Monday, June 27, 2016

Brexit Panic progress report

(I've posted a few updates on this report, which appear at the bottom of this post)

The UK's vote to leave the European Union has sent tremors throughout global financial markets. But keep in mind that the vote was not binding, and nothing has happened so far; it will likely take a year or so for the UK to hammer out new trade agreements, if indeed it does exit the EU. The UK is a huge net importer of goods, so the great majority of its trading partners will be loathe to lose access to its market. It's conceivable that the UK could eventually end up with better trade deals than it has currently. The EU made free trade deals with the US difficult, for example, so an independent UK might benefit from better US ties.

But anyway, who wants trade to grind to a halt? That's one of the great things about the age of globalization: the more trade there is among nations, the more incentive everyone has to coexist peacefully and prosperously. Trade barriers and tariffs exist only to protect favored interests; in an ideal world, all trade would be free, just as capital should be free to go wherever it wants. If the UK comes out of this stronger, other nations will follow (competition is a wonderful thing). In fact, that's one of the very good things that could come of a Brexit: shaking off the Eurosclerosis that has held back growth in the Eurozone for many years.

For example: once unencumbered by EU regulations, the UK could convince Apple to relocate to London under favorable tax terms that wouldn't be subject to EU rejection. Plus, with the pound so much cheaper, investment in the UK suddenly looks more attractive on the margin.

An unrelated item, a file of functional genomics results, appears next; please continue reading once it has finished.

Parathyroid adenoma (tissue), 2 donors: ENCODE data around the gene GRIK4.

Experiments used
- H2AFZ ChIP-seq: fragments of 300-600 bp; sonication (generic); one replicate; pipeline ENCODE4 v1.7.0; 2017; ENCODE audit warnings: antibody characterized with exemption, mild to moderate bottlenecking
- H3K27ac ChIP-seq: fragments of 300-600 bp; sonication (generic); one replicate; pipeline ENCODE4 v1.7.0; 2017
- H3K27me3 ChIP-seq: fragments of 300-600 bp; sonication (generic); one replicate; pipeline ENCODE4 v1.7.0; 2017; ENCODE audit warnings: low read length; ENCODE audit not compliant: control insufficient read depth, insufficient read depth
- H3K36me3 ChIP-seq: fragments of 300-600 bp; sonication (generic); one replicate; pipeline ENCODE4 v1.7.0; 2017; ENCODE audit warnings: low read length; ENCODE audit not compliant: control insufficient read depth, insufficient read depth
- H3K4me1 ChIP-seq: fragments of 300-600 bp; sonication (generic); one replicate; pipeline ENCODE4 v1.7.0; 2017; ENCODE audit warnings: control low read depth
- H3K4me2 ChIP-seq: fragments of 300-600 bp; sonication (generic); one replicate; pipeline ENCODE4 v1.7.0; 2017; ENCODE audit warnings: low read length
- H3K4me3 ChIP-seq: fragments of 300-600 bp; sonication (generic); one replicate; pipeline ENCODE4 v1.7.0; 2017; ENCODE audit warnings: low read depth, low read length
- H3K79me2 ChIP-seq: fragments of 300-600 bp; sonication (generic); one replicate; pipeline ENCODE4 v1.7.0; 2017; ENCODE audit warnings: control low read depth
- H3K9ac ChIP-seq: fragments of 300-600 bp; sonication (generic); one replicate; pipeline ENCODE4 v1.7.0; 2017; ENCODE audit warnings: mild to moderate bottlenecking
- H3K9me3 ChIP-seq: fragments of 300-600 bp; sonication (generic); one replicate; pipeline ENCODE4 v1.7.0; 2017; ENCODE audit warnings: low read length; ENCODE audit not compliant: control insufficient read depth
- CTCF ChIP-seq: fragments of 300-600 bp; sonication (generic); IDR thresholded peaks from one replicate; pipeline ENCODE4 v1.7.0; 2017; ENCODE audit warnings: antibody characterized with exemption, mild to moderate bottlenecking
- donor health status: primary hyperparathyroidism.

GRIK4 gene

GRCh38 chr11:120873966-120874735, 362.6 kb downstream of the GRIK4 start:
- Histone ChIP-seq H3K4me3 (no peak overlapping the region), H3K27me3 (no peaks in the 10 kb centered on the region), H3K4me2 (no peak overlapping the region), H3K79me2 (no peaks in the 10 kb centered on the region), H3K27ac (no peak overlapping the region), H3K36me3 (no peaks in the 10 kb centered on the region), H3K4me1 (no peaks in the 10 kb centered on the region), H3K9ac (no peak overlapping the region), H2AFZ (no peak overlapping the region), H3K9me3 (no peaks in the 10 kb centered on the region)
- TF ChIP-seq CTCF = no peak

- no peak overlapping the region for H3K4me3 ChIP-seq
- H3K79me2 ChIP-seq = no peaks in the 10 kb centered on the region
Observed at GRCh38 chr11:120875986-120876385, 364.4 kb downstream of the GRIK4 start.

Unfortunately, we don't live in an ideal world. Global trade and prosperity are far from being maximized, thanks to politicians and special interests. The real issue surrounding Brexit is whether the gradual breakdown of the EU (others are sure to follow, especially if the UK comes out a winner) will result in trade that is freer or less free. We won't know the answer to that question for years, of course, but I suspect that competition among nations will drive better and freer trade relations, and that would be very good for growth from a long-term perspective.

In the meantime, life and trade goes on and the latter is quite unlikely to grind to halt or even slow down, for the next several months. Meanwhile, the world's productive assets are trading at a 5-10% discount all of a sudden. Absent some clear indication that global commerce is truly at risk, it will be hard for this discount to deepen much further or persist for long, especially when cash still yields almost zero.

For now, markets are actively exploring the possibilities, and risk-averse investors are getting out while others pick up assets on the cheap. To put things into perspective, I offer 10 charts which chronicle the progress as of today: